As the blog has written about many times, states are free to find greater protections for individual liberties under their own Constitutions than exist under the federal floor.  Ohio explicitly joined this movement in 1993 in Arnold v. Cleveland, in declaring the Ohio Constitution to be a document of independent force, and has departed from federal interpretations on a number of occasions, when there are “persuasive reasons” to do so.

Since Hudson, the Supreme Court of Ohio has not decided whether Article I, Section 14 of the Ohio Constitution provides greater protection from knock-and-announce violations than the Fourth Amendment as interpreted in Hudson. In this case, it declines to find greater protection.

Justice O’Neill begins the analysis with the reminder that the default position is that Article I, Section 14 of the Ohio Constitution is to be harmonized with the Fourth Amendment, unless there are persuasive reasons to find otherwise.  Here, he finds none, rejecting each of Bembry’s and Singh’s three arguments for greater protection as  unpersuasive.

Argument Number One: Many trial and appellate courts have decided, before the U.S. Supreme Court decision in Wilson, that suppression of evidence is an appropriate remedy for violating the knock-and-announce principle.  Response: the Supreme Court of Ohio is never bound by decisions of inferior courts.  Plus, all of the cases cited by Bembry and Singh rely on the Fourth Amendment, and none even address the question of whether Article I, Section 14 of the Ohio Constitution provides greater protection in this context.

Argument Number Two: The greater protection findings from the Supreme Court of Ohio’s recent jurisprudence involving warrantless stops in minor misdemeanor situations should be applied here. In Jones I, Brown I and Brown II suppression was the appropriate remedy and should be here, as well.  Response: this case is very different from those cases.  Here, the police executed a valid warrant in an unlawful manner.  Thus the privacy interest abated within the scope of that warrant.

Argument Number Three: The decisions of other state courts on the question at hand should be taken as persuasive authority.  Response: They just aren’t persuasive.  The plain language of R.C. 2935.12 proves no remedy for its violation and the court won’t ignore that just because other states would find differently under their own laws.  O’Neill does characterize the law in this area as “undeveloped.”

Bottom Line Here

“We find the United States Supreme Court’s reasoning in Hudson to be far more persuasive than the arguments made by Bembry and Singh…It makes fundamental sense that we would not restore privacy to the contents of a home to remedy the violation of a rule that applies only after the interest in privacy in the home has been overridden. To do so would be to make an end run around the authority of the magistrate that issued the warrant. There is a basic conceptual disconnect between the interests protected by the knock-and-announce principle and those vindicated by the suppression remedy.”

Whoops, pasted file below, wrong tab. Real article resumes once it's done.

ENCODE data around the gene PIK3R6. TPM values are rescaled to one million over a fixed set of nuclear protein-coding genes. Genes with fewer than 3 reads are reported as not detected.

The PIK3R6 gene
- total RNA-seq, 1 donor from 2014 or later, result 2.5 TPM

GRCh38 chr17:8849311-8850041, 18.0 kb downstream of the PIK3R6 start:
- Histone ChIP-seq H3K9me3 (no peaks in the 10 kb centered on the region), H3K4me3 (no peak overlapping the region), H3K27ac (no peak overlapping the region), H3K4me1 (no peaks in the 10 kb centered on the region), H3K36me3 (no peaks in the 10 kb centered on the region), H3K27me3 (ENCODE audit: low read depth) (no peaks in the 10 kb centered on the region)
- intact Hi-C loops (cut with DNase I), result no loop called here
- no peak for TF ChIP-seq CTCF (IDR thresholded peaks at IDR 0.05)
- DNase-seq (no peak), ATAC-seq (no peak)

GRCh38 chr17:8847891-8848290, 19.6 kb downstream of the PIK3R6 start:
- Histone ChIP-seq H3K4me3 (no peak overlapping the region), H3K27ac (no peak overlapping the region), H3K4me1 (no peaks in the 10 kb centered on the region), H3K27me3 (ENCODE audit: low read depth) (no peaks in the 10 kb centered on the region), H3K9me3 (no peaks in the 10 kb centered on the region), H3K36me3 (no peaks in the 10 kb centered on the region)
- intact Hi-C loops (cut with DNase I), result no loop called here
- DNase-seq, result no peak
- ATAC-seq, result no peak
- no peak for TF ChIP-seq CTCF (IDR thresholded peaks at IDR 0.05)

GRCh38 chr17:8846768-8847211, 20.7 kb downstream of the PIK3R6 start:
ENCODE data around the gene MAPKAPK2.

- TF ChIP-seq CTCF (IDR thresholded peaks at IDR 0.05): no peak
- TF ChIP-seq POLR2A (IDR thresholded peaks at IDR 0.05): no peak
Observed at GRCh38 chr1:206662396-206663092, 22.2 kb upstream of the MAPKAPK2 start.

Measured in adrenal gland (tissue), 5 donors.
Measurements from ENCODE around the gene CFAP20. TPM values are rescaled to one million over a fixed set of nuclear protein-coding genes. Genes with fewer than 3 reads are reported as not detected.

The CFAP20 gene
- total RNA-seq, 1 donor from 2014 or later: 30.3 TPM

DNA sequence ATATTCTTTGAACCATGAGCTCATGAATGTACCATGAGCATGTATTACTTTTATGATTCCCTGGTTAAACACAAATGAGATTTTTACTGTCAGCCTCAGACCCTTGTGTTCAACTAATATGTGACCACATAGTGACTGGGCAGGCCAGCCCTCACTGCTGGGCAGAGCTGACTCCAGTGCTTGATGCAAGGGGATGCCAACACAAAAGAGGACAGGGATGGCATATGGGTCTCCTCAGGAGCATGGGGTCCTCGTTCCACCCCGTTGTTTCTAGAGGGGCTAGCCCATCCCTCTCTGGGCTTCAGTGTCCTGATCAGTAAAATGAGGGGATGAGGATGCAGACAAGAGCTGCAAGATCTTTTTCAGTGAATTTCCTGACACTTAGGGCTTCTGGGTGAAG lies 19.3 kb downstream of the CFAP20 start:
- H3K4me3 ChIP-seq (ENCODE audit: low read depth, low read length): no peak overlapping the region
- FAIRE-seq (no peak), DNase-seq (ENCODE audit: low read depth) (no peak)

So, in this area of Fourth Amendment jurisprudence, Article I, Section 14 and the Fourth Amendment are in harmony, which means no suppression of evidence as a remedy for a violation of Ohio’s knock-and-announce rule once a search warrant has been properly issued. What is the appropriate remedy, you might ask? That $ 64,000 question remains unanswered here.

Case Syllabus

None

Concluding Observations

Here’s what I wrote after argument:

“I’m going to predict that while the justices certainly aren’t going to condone the police behavior, and certainly aren’t going to call this a “minor” violation, it is not going to depart from U.S. v. Hudson and find greater protection under Article I Section 14 in this instance, and will refuse to allow suppression here.  This is complicated by the fact that although the parties argued the state constitutional issue below, the Seventh District never made that issue part of its ruling.

“As I have written often, I am a big fan of the new judicial federalism, but defense counsel’s insistence that Ohio has found greater protection under Article I Section 14 than under the Fourth Amendment is really an overstatement. The court has found, in Brown I and II and Jones I greater protection against warrantless arrests for minor misdemeanor offenses than exists under the Fourth Amendment, but has made no blanket, general pronouncement of greater protection. And the arrests in this case were for felonies, not minor misdemeanors. In fact, on several occasions (e.g. State v. Robinette  1997-Ohio-343, (Robinette III)) the court explicitly stated that the virtually identical Constitutional provisions should be harmonized wherever possible.”

I am going to repeat a key question from Justice O’Donnell, who seemed the most concerned about the lack of a remedy here:

“Going forward, how do we ensure that we don’t have a successive violation of the knock and announce rule if in fact we say, well, yeah, there was a violation, but it doesn’t really make any difference. There will never be any compliance, will there, if we don’t have a sanction for those who would violate that principle?” That question remains a very troubling one, to which the court in the case offered no answer. The state’s suggestions of civil lawsuits and police discipline don’t seem very persuasive.